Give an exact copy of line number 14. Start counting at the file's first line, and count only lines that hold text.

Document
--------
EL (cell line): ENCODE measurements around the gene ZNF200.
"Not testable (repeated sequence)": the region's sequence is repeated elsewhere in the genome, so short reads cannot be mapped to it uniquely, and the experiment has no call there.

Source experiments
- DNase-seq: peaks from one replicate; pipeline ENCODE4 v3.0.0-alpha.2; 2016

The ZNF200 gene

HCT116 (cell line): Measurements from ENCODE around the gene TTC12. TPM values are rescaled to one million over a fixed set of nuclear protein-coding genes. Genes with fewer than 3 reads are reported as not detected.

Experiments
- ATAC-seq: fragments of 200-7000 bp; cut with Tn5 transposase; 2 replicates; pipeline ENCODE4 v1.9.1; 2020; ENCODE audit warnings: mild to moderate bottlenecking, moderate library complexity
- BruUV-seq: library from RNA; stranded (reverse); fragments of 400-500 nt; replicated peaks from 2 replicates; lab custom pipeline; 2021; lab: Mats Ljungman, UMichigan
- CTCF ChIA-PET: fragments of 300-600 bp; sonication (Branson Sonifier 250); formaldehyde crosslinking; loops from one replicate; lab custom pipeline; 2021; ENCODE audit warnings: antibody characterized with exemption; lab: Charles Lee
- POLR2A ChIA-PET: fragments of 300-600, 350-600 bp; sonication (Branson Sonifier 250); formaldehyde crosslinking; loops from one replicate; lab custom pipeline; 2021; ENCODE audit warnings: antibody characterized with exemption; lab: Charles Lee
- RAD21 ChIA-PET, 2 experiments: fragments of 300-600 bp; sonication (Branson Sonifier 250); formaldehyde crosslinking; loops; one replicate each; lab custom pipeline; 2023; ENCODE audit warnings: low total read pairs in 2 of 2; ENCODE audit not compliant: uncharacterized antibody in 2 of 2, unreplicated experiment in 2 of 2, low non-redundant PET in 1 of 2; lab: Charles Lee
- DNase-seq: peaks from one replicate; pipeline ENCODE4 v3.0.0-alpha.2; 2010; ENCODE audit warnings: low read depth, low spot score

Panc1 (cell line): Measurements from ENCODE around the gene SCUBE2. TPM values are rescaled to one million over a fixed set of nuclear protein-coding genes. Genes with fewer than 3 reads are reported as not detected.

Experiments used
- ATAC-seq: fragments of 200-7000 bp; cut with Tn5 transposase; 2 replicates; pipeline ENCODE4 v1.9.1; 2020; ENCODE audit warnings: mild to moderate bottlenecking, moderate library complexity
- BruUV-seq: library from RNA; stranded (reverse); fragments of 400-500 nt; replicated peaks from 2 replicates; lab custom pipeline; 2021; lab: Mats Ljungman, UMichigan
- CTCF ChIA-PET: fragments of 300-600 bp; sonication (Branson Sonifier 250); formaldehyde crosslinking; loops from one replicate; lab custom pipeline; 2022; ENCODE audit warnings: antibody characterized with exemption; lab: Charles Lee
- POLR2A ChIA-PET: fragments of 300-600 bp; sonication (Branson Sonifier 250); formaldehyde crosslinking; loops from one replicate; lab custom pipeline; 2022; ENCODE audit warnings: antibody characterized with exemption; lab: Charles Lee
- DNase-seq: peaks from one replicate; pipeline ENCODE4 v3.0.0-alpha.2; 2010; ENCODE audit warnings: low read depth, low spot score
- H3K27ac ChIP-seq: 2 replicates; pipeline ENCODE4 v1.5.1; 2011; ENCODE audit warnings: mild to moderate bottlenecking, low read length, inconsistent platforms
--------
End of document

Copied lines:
Panc1 (cell line): Measurements from ENCODE around the gene SCUBE2. TPM values are rescaled to one million over a fixed set of nuclear protein-coding genes. Genes with fewer than 3 reads are reported as not detected.